Keep Unlearning to Stay SmartAs change accelerates, so does the danger of holding on too tightly to yesterday's certainties - a lesson that many senior executives have yet to learn. Again and again I've seen great companies laid low by their reverence for precedent. Nokia, for example, created a big opening for Samsung when it was slow to question its long-held belief in the design superiority of "candy bar" shaped phones (vs. the two-piece flip-phones preferred by Asian customers).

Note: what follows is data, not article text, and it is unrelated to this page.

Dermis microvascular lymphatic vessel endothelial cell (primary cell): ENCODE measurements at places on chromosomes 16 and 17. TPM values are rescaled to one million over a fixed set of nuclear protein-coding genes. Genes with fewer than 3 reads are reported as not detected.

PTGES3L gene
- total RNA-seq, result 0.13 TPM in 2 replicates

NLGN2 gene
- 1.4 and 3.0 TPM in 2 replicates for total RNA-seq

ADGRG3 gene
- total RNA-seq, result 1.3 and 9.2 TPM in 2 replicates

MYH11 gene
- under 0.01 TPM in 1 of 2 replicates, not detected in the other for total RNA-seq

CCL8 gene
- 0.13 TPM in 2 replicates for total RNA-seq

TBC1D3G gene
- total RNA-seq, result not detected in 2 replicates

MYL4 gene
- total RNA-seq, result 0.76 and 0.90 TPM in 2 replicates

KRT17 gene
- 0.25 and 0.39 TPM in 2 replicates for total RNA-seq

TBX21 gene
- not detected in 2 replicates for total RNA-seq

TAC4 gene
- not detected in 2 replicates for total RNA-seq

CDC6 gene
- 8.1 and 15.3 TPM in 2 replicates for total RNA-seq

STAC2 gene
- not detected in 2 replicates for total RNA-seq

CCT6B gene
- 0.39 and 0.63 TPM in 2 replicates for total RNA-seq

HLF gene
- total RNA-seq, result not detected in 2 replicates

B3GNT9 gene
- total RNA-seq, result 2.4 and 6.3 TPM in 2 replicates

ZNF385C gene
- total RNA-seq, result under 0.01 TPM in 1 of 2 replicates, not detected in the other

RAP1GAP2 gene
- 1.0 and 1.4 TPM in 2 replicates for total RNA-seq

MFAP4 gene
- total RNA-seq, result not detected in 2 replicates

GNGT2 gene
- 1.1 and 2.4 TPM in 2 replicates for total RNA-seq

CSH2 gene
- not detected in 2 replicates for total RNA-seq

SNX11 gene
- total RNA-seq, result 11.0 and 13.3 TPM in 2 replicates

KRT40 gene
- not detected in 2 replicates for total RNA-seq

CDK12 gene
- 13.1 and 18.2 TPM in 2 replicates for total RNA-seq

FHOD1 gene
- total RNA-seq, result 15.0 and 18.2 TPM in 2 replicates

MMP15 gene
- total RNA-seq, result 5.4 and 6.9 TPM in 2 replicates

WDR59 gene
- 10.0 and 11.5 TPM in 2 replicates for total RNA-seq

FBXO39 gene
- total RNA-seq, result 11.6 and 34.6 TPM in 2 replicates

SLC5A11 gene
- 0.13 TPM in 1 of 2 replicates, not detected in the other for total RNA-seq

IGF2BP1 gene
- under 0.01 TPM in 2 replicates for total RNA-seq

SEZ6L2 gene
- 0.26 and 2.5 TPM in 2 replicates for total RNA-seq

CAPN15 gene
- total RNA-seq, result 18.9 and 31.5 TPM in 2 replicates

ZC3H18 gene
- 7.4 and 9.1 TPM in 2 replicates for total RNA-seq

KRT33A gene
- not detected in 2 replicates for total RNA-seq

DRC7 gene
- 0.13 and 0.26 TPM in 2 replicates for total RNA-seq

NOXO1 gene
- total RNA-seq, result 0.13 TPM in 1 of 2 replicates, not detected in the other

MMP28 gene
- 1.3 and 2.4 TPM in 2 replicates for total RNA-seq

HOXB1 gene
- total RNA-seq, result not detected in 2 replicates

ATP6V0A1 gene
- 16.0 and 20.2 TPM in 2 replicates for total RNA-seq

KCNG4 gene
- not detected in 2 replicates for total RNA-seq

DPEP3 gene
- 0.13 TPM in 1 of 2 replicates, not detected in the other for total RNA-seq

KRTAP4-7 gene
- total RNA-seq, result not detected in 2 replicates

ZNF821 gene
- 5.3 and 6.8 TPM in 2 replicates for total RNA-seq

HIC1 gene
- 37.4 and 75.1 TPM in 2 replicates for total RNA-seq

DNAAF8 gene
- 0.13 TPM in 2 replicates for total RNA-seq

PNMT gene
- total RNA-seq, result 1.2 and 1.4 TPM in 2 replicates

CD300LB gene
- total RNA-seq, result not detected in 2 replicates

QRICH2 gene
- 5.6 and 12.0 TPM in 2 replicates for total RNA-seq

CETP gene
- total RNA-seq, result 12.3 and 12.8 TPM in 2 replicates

To keep learning, you constantly must keep unlearning. First, this requires an effort to identify precisely those beliefs that seem most indisputable; usually that means beliefs that are the most widely held. Second, it demands a continuous search for disconfirming evidence. For example, like most B-school professors, I long accepted the notion that big companies can't manage without managers. After all, in any complex undertaking there are lots of things that need managing - and who else to do this work but, well, managers. Then I started looking for counterexamples, like the open-source movement. According to Sourceforge.net, there are currently over 1.4 million volunteers contributing to more than 130,000 open-source projects, with nary a manager in sight. Turns out you don't always need managers to aggregate human effort in productive ways - a revelation that undoubtedly came as a bit of a shock to a legion of project managers at Microsoft, Sun Microsystems, and other software incumbents.